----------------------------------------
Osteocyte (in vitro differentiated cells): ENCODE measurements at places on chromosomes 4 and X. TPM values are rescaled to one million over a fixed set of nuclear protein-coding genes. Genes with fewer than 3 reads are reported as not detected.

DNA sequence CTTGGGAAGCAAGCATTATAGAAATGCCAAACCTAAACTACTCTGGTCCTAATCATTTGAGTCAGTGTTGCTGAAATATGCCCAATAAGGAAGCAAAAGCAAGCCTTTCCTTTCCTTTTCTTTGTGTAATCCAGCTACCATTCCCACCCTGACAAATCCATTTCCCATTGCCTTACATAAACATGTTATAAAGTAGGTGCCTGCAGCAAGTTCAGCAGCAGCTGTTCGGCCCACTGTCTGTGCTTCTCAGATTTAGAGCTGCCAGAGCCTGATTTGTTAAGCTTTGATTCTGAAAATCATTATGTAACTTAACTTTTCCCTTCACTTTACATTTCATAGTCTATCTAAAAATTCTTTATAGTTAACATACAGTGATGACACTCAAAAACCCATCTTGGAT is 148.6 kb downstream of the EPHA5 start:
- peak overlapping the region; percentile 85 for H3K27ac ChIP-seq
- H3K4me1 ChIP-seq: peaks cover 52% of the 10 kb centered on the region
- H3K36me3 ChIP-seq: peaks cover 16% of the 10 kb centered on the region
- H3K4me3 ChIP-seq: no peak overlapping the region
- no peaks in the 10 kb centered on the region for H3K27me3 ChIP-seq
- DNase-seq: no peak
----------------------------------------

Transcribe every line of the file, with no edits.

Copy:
Osteocyte (in vitro differentiated cells): ENCODE measurements at places on chromosomes 4 and X. TPM values are rescaled to one million over a fixed set of nuclear protein-coding genes. Genes with fewer than 3 reads are reported as not detected.

DNA sequence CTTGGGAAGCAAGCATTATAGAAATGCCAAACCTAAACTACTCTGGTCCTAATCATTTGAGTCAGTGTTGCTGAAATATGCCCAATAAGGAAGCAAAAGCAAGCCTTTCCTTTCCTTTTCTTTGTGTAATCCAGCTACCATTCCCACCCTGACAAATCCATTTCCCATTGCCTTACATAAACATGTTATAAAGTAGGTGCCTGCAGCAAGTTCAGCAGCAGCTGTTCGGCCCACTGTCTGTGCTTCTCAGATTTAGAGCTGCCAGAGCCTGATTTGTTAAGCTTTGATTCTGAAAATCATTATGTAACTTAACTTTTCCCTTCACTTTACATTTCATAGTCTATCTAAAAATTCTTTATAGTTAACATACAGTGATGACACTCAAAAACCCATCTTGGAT is 148.6 kb downstream of the EPHA5 start:
- peak overlapping the region; percentile 85 for H3K27ac ChIP-seq
- H3K4me1 ChIP-seq: peaks cover 52% of the 10 kb centered on the region
- H3K36me3 ChIP-seq: peaks cover 16% of the 10 kb centered on the region
- H3K4me3 ChIP-seq: no peak overlapping the region
- no peaks in the 10 kb centered on the region for H3K27me3 ChIP-seq
- DNase-seq: no peak